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Splenic rupture: a rare complication of infectious mononucleosis

Eugene Ng and Michelle Lee
Med J Aust 2014; 201 (8): 480. || doi: 10.5694/mja13.00116
Published online: 20 October 2014

A 28-year-old man presented to the emergency department with acute left upper quadrant tenderness and postural hypotension. He reported having had fever and cervical tenderness for 1 week before his presentation.

Blood tests showed an elevated white cell count with reactive lymphocytosis. A test for infectious mononucleosis heterophile antibody was positive, consistent with recent infection.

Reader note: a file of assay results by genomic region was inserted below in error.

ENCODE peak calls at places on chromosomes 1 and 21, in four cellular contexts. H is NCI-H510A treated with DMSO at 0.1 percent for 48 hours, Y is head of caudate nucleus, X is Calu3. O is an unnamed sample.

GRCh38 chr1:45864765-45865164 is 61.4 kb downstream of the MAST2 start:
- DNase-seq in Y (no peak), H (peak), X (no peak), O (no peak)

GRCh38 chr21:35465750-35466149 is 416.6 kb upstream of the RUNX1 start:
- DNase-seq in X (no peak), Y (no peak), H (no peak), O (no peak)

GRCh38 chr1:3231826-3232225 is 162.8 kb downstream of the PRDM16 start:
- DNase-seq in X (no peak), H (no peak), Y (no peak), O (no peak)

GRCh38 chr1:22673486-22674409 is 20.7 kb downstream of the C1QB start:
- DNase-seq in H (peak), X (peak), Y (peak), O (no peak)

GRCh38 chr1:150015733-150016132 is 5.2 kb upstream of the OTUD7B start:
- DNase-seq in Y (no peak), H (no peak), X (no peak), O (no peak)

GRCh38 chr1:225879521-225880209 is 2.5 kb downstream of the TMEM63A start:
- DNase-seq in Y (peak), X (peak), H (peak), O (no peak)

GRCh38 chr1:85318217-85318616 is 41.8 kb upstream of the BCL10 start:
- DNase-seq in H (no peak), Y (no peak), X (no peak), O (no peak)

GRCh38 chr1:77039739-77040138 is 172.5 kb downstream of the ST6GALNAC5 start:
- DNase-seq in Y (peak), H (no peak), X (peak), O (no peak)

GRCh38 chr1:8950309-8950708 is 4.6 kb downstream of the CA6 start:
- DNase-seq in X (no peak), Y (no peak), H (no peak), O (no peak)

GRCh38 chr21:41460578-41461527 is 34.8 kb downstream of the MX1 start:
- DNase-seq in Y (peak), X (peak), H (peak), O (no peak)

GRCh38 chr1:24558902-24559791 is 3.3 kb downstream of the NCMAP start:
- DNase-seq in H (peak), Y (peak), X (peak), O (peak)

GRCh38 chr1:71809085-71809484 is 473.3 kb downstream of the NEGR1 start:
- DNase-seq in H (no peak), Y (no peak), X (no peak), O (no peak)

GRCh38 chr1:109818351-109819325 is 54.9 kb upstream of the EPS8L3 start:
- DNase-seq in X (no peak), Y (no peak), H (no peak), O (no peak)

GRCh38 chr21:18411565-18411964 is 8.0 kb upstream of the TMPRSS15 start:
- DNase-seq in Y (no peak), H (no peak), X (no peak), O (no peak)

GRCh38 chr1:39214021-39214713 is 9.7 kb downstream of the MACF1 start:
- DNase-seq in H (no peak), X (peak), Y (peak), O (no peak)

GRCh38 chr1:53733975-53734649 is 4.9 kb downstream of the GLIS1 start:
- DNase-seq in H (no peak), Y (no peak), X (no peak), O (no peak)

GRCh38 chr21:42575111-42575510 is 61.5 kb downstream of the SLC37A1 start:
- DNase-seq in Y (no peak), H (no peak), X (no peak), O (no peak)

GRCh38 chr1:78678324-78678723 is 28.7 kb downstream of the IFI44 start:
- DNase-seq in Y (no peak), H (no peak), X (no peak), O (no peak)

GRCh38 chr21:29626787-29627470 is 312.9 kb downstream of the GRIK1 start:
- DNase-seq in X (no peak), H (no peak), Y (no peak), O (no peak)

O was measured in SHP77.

A contrast scan of the abdomen showed splenomegaly with subcapsular haematoma.

Splenic rupture after infectious mononucleosis is rare (incidence, 0.1%–0.5%), but can have disastrous consequences if overlooked.1,2

  • Eugene Ng
  • Michelle Lee

  • Department of Surgery, Royal Brisbane and Women's Hospital, Brisbane, QLD.

Correspondence: eugeneng82@gmail.com

  • 1. Khoo SG, Ullah I, Manning KP, Fenton JE. Spontaneous splenic rupture in infectious mononucleosis. Ear Nose Throat J 2007; 86: 300-301.
  • 2. Pfaffli M, Wyler D. Lethal atraumatic splenic rupture due to infectious mononucleosis. Arch Kriminol 2010; 225: 195-200.

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